Thanksgiving at Dana Common
We’ve taken to heading out to more spiritual places on Thanksgiving. There’s something about hanging around, cooking all day, only to eat the meal in 30 minutes and then fall asleep that is losing it’s appeal. Sure, the football is good and the company is great, but it’s useful to stop and reflect from time to time. The Quabbin Reservation is a good place for that because one is surrounded by what is, and what was. (Quick history lesson for those new to the blog or unfamiliar with the Quabbin: The Quabbin Reservoir is a large pure body of water in central Massachusetts that supplies Boston and surrounding towns with drinking water. It was created by the taking of four towns in the 1930’s, Enfield, Greenwich, Prescott and Dana. All of the dwellings were destroyed or moved. There’s nothing under the water except some artifacts and streets, contrary to the belief of some. However…read on.)
I’m still working hard on trying to explain, photographically, the spirituality of the Quabbin, which isn’t particularly easy. Yes, there are signs of the four towns everywhere, but they don’t always photograph well. The most common sites are typically cellar holes, in the forest. There are a few exceptions though and probably the most famous and compelling is Dana Common. It is a classic New England town common judging by the streets. The people, however, are gone. You have the streets, the cellar holes and other artifacts, and the trees that surround the Common. There is enough left to give one the feeling that this really is, still, a New England common.
During the spring, summer and most of the fall, the cellar holes and artifacts are covered by brush. In the winter, of course, they are covered by snow. If you want to get a good look, experience a “sense of place,” you have to go in late November or Early December. With the warming of the climate, it appears that December is looking more promising. Much of what we hoped to see was still crowded out by the remaining vegetation, though there were a few exceptions. The center of the Common and the Monument, erected by those put off the land and their relatives, are there, looking quite pristine as one would expect a New England town common to appear. These areas are maintained by the Division of Conservation and Recreation in Massachusetts who steward the land around the Reservoir.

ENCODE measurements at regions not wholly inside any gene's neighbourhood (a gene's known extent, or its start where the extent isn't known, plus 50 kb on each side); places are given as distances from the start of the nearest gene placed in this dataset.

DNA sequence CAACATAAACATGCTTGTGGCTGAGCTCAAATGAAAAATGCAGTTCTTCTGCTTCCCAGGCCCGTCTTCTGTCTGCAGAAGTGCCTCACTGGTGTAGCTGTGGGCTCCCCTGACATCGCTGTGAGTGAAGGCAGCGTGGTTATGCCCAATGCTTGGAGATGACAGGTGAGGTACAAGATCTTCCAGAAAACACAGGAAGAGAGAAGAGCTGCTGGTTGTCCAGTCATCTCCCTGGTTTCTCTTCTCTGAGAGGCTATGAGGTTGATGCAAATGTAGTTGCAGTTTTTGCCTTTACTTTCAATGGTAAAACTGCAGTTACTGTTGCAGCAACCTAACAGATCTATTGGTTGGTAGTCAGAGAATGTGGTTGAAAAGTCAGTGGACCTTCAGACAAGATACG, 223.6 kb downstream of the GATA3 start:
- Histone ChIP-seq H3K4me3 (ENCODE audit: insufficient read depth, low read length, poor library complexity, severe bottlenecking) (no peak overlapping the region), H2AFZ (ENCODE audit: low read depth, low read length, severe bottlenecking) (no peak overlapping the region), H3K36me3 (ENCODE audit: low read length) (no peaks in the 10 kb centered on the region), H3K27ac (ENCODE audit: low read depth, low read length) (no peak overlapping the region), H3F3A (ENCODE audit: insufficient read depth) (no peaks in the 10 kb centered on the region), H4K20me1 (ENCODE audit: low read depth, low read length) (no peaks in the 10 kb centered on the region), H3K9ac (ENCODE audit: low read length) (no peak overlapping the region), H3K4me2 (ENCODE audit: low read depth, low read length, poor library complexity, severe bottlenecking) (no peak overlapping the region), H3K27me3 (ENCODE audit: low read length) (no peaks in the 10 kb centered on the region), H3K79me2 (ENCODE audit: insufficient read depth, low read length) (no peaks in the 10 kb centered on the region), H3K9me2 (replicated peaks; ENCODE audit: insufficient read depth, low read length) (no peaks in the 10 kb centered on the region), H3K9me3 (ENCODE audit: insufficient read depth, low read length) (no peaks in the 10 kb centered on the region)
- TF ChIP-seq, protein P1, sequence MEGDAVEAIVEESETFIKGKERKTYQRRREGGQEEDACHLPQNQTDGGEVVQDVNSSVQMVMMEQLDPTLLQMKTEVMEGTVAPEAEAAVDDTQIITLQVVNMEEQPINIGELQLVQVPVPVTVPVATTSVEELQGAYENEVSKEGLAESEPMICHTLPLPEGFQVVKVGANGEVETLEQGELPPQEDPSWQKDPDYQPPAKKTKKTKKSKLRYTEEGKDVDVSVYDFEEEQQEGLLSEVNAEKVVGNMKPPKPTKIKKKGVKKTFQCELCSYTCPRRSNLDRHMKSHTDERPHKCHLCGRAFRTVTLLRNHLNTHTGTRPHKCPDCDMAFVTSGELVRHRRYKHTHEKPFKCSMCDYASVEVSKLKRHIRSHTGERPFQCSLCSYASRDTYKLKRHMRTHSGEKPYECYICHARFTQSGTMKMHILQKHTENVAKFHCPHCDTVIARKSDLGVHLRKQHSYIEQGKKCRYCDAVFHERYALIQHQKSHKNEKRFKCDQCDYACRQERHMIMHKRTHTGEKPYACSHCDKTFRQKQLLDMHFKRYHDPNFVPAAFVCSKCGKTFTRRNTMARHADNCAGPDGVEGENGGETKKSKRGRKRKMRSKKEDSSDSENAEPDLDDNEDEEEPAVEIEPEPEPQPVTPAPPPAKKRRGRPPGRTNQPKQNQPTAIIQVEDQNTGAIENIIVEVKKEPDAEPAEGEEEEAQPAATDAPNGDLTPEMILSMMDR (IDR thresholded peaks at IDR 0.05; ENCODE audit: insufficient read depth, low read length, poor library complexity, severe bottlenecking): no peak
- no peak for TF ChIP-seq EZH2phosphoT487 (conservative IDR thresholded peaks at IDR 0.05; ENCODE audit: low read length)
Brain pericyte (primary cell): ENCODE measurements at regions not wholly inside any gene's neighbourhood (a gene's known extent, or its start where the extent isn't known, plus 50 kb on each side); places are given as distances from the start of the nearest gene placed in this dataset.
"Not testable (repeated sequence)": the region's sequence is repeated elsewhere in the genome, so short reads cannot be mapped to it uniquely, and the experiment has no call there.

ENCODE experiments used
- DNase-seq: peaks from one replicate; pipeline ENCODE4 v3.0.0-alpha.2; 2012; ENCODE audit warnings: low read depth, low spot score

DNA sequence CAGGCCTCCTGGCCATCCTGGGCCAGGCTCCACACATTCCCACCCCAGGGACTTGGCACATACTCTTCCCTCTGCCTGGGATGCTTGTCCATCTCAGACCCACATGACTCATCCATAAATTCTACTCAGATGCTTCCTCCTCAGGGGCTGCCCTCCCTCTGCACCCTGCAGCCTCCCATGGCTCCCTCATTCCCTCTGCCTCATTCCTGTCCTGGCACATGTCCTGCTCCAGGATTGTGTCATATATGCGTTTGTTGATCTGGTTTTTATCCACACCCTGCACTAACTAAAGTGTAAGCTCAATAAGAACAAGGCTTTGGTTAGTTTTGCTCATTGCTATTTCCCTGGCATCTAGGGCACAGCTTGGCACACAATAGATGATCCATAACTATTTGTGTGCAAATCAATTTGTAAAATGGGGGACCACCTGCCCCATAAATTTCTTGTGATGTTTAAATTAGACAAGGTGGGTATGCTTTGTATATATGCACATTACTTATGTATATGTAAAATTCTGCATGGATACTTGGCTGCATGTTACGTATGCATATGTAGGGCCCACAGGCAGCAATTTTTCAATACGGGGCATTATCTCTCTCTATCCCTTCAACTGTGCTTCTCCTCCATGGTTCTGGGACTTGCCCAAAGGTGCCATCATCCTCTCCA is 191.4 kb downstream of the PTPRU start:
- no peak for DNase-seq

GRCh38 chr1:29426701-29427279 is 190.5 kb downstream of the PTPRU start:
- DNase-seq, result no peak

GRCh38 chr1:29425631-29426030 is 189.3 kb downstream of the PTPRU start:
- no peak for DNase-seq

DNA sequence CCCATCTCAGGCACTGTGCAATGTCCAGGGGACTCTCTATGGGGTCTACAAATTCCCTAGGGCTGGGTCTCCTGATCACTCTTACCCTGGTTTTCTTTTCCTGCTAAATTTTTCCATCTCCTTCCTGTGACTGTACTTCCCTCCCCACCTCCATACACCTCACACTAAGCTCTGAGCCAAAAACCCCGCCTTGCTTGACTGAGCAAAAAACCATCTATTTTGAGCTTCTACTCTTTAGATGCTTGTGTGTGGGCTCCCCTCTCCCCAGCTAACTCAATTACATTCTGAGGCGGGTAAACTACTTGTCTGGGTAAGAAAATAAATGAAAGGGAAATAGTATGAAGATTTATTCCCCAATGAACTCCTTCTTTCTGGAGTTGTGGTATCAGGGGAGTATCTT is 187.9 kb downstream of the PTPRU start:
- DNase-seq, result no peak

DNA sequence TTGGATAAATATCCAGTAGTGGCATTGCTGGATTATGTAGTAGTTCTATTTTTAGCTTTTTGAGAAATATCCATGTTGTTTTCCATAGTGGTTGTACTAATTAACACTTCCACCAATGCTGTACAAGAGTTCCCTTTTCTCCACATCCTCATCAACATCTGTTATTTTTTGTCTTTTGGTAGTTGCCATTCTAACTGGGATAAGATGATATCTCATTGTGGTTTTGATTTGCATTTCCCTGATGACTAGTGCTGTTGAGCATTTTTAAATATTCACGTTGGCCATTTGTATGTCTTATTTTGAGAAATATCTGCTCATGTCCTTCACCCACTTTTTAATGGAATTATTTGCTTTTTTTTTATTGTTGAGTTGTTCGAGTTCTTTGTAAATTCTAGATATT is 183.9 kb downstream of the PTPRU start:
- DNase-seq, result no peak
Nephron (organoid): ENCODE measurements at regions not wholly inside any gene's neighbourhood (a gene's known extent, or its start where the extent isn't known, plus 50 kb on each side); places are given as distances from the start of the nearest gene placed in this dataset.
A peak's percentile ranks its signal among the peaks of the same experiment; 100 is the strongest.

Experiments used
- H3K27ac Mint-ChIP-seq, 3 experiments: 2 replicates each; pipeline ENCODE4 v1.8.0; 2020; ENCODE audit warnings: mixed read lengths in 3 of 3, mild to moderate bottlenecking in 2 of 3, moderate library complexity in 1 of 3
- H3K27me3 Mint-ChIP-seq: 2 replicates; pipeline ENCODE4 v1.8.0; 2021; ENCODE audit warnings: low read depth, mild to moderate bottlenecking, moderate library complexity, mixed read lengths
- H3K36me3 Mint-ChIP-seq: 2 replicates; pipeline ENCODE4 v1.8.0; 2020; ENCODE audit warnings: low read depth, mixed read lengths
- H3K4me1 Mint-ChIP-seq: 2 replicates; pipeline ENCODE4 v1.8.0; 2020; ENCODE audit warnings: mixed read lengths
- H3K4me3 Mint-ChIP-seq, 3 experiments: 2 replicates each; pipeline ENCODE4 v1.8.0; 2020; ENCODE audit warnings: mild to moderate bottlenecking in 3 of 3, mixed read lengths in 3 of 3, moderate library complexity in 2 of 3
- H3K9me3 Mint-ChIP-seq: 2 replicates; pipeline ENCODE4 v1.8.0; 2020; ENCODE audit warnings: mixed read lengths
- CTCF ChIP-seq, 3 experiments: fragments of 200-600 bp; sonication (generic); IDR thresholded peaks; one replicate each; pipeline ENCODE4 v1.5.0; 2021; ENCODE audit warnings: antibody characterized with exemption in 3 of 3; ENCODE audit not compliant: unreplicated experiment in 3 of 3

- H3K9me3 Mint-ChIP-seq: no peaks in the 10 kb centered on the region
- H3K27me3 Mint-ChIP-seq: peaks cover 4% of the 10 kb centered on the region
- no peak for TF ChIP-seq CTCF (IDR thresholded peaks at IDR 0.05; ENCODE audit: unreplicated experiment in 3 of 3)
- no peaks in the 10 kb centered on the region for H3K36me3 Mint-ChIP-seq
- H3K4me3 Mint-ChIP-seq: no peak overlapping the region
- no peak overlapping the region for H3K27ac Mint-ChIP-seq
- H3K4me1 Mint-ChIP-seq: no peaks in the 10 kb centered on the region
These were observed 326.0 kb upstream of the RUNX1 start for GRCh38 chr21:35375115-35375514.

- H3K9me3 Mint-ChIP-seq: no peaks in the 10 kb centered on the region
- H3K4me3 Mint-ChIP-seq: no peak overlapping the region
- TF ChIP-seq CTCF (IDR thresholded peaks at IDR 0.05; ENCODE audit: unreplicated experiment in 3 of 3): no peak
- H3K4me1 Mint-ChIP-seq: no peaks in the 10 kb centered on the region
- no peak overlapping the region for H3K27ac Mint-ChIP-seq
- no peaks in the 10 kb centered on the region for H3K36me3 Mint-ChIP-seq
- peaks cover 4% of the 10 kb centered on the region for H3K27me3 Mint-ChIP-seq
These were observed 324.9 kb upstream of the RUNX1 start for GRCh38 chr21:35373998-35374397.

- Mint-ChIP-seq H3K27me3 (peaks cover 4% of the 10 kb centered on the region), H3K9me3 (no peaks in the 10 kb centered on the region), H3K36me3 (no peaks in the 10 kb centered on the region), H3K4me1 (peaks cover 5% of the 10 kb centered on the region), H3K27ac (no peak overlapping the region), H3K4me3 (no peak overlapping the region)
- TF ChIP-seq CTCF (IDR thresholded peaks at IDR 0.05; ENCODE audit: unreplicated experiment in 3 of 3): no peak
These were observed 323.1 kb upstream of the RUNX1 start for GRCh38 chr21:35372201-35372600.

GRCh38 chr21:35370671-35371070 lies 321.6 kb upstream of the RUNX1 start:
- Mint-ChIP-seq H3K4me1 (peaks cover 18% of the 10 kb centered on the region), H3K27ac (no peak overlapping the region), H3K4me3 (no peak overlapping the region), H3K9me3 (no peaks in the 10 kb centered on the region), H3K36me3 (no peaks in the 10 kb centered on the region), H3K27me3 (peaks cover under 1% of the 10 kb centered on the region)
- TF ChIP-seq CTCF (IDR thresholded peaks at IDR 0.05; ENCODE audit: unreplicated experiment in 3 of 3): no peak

Across the Common, one finds the entrance to what once was the Cemetery. All of the those buried there have since been moved to the Quabbin Cemetery on Route 9, just south of the southern boundary to the Reservoir. (What you see here are boundary fence posts, not tombstones.)
The site of the old Schoolhouse though, clearly shows the challenge presented by the vegetation. The weeds are in school now.
One of the most interesting sights of all though is clearly visible. The Vaughn homestead cellar hole and what I can only describe as the “Medusa” tree call out, year round.
The Vaughn home must have offered a compelling presence, right on the Common (the south side of the Common to be more specific). Evidence of what was is graphic, and yet very subdued at this point.
We will return soon to the Common, perhaps in a few weeks, to see if the visibility is a bit better. Perhaps though the quest for a better image misses the point. People walked along these sidewalks on their way to Thanksgiving Dinner, until the Reservoir was created. It must have been a nice walk for most, on the way to see friends and family. You can almost feel it.